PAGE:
The primary goal of this study is to identify putative candidate genes involved in Laiwu pigs, which is an invaluable Chinese typical indigenous pig breed with extremely high proportion of IMF. In accordance with the characteristics of Laiwu pigs, a series of genes relevant to phenotypic traits, especially ones regulating feed intake and fat deposition, were annotated in the candidate regions of positive selection, such as NPY1R, NPY5R, PIK3R1 and JAKMIP1. Additionally, some of these functional genes were also detected as being under selection or related with energy balance by previous studies.

The arcuate nucleus of hypothalamus has two sets of neurons, which are two central regulators in maintaining the balance between food intake and energy expenditure [37]. One set of neurons produce agouti-related protein (AGRP) and neuropeptide Y (NPY); another set of neurons produce pro-opiomelanocortin (POMC) and cocaine- and amphetamine-related transcript (CART). The NPY and AGRP are orexigenic, promoting food intake and reducing energy expenditure, while the POMC and CART produce the opposite anorexigenic effect [38]. In this study, we identified a list of genes involved in the actions of these two sets of neurons.

In the cluster of signals identified by both FST and CLR, we identified the NPY1R and NPY5R genes on 55.25–55.50 Mb of SSC8, which were two receptors of NPY. Previous study showed that the NPY1R and NPY5R appeared to be candidates for mediating the orexigenic effects of NPY [39]. NPY1R and NPY5R double knockout mice behaved as hypophagic, although their body weight increased due to decreased energy expenditure [40]. Genetic association analyses also revealed that these two genes were related to food intake [41] and obesity [42, 43] in humans. The signals of selection on the NPY1R and NPY5R genes have also been found in multiple Chinese pig breeds, such as Tongcheng [35], Rongchang and Jinhua [44].

Peripheral endocrine signals, including leptin and insulin, can regulate the energy balance by modulating the activity of arcuate POMC/CART and NPY/AGRP neurons [37]. One part of the effect of leptin and insulin on arcuate neurons was via the activation of phosphoinositide-3-kinase (PI3K) signaling [4547]. FST and iHS identified signals of selection on the PIK3R1 gene, which encoded three regulatory units of PI3K, including p85α, p50α and p55α. Previous studies [47, 48] showed that they played important roles in leptin- and insulin-induced regulation of energy homeostasis.

The NPY/AGRP neurons also have an inhibitory effect on the POMC/CART neurons through the release of GABA [37]. JAKMIP1 is a RNA-binding protein associated with GABAB receptors [49], one of two classes of GABA receptors. It can regulate the cellular levels of GABAB R2 subunits, and may have effects on the production of GABAB receptors [49]. Therefore, the JAKMIP1 gene has a potential effect on the regulation of energy balance. Previous genome-wide association study on residual feed intake in quality chickens found that the polymorphism in the intron of JAKMIP1 gene explained 9.71% of phenotypic variance [50].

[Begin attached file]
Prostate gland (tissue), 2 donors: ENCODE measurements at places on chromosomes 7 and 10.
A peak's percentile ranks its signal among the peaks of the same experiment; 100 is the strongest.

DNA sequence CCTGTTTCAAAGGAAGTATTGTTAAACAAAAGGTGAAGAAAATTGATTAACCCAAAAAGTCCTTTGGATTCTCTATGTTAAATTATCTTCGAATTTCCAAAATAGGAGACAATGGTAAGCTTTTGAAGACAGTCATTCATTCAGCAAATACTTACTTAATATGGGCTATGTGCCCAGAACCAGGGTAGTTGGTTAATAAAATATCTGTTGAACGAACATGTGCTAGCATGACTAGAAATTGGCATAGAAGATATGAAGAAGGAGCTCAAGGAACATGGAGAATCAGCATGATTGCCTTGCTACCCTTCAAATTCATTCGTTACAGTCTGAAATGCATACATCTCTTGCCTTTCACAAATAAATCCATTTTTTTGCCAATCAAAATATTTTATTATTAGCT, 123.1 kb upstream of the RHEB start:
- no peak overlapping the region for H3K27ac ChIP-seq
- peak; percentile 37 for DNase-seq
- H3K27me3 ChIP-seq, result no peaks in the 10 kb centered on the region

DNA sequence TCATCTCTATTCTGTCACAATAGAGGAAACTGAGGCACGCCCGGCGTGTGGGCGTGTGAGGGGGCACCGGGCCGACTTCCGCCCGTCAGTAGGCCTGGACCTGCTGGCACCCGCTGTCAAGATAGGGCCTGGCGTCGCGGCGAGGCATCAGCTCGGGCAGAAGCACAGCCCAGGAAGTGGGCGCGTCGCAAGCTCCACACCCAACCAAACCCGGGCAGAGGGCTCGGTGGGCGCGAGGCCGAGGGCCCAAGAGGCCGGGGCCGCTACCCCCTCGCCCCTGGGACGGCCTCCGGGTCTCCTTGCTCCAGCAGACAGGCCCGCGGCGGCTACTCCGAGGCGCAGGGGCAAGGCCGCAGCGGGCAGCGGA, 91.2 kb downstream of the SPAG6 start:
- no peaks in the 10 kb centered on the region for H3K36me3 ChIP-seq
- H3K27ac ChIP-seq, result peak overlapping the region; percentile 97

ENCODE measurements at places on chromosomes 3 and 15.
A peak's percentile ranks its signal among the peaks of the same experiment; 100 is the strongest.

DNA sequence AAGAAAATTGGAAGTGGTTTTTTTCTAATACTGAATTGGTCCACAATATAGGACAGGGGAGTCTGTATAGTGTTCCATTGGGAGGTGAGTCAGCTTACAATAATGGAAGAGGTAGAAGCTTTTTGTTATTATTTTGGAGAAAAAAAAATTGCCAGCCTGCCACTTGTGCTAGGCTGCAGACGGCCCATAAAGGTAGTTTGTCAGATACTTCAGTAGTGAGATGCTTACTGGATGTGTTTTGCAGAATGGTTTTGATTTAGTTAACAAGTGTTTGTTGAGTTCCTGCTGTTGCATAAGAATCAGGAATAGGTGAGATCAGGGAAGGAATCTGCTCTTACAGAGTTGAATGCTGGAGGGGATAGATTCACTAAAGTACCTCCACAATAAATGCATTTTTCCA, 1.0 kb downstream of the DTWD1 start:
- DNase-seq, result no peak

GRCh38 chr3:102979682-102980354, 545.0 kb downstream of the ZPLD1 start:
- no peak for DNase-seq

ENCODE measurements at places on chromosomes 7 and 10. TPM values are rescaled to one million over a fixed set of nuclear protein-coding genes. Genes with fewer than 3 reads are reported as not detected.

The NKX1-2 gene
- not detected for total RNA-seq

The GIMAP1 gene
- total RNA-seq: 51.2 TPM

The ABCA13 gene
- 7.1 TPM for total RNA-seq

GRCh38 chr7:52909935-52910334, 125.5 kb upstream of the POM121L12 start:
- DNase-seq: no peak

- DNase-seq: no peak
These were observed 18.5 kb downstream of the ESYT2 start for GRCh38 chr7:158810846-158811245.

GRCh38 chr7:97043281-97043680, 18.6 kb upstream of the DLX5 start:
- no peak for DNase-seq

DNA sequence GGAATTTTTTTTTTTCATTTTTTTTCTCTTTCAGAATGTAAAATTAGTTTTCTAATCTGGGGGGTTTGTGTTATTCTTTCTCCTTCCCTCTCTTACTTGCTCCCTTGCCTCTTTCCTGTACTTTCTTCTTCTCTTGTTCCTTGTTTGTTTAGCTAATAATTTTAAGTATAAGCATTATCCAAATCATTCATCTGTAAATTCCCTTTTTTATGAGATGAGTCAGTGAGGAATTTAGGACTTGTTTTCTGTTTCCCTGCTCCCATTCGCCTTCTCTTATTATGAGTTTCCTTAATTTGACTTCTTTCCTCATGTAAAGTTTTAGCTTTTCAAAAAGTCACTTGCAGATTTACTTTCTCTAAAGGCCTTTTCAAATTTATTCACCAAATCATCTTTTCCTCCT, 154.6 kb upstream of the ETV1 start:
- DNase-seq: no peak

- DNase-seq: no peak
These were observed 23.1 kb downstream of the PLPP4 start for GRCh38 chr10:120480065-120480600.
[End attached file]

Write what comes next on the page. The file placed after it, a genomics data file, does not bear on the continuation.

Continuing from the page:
High litter size and good maternity performance were other specific features of Laiwu pigs. Gene annotation on candidate regions also resulted in some genes associated with reproduction traits. For instance, both CLR and iHS identified selection signals of ESR1 gene on SSC1. Estrogen is known for its role in pregnancy. The primary mechanism of its action is mediated through its receptors, i.e., ESR1 and ESR2. Association studies [5153] have proven the effect of ESR1 on litter size in pigs. Besides, FST and CLR identified the PTHLH gene in the cluster of signals on SSC5. This gene is essential for mammary gland development during embryogenesis [54] and nipple development during pregnancy and lactation [55]. Signals of selection on this gene have also been identified in European pig breeds [2] and Chinese Rongchang pigs [36]. A previous study [56] found that this gene was significantly related to teat number and inverted teat phenotype.


In summary, we report here the identification of selection signatures in the genome of Laiwu pigs, a typical Chinese indigenous breed. The evidence presented here demonstrates that Laiwu pigs have been under strong selection on fat deposition. Besides, genomic regions under selection also contribute to reproduction and health traits. These results provide insight into the genome evolution and selection mechanisms in Chinese indigenous pig breeds.



Composite likelihood ratio


Extended haplotype homozygosity


Gene ontology


Integrated haplotype homozygosity score


Intramuscular fat


Linkage disequilibrium


Minor allele frequency


Sus scrofa chromosome



We are grateful to the staff of the Laiwu pig conservation farm for providing ear tissues of Laiwu pigs.


Sample preparation and SNP genotyping were supported by grants from the 863 State High-tech Development Plan (2013AA102503), National Natural Science Foundations of China (31372293), and Shandong Swine Industry Technology System Innovation (SDAIT-08-03). Analysis and interpretation of data and the Natural Science Foundations of Shandong Province of China (ZR2017MC043) and Agricultural Science and Technology Innovation Project of SAAS (CXGC2016A04).

Availability of data and materials

The authors state that all data necessary for confirming the conclusions presented in the article are represented fully within the article. The PLINK files of SNP genotyping data for the 50 Laiwu pigs and 52 Yorkshire pigs are given in Additional files 10 and 11.

Authors’ contributions

JFL and JF conceived and designed the experiments. MC and JW carried out computational analysis and wrote the manuscript. JFL, YaW and YiW contributed to the sample collecting, DNA extraction, genotyping, and interpretation of data. All authors read and approved the final manuscript.

Ethics approval and consent to participate

The animals used in this study were raised at Laiwu pig conservation farm and one Yorkshire breeding farm. Ear tissues of the pigs used in the study were collected in strict accordance with guideline (IACC20060101, 1 January 2006), which was approved by the Institutional Animal Care and Use Committee of Institute of Animal Science and Veterinary Medicine, Shandong Academy of Agricultural Sciences. We obtained written agreements from the pig owners to use the samples.

Competing interests

The authors declare that they have no competing interests.

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Authors’ Affiliations

Key Laboratory of Animal Genetics, Breeding and Reproduction, Ministry of Agriculture, College of Animal Science and Technology, China Agricultural University, Beijing, 100193, China
Shandong Provincial Key Laboratory of Animal Disease Control and Breeding, Institute of Animal Science and Veterinary Medicine, Shandong Academy of Agricultural Sciences, Jinan, 250100, China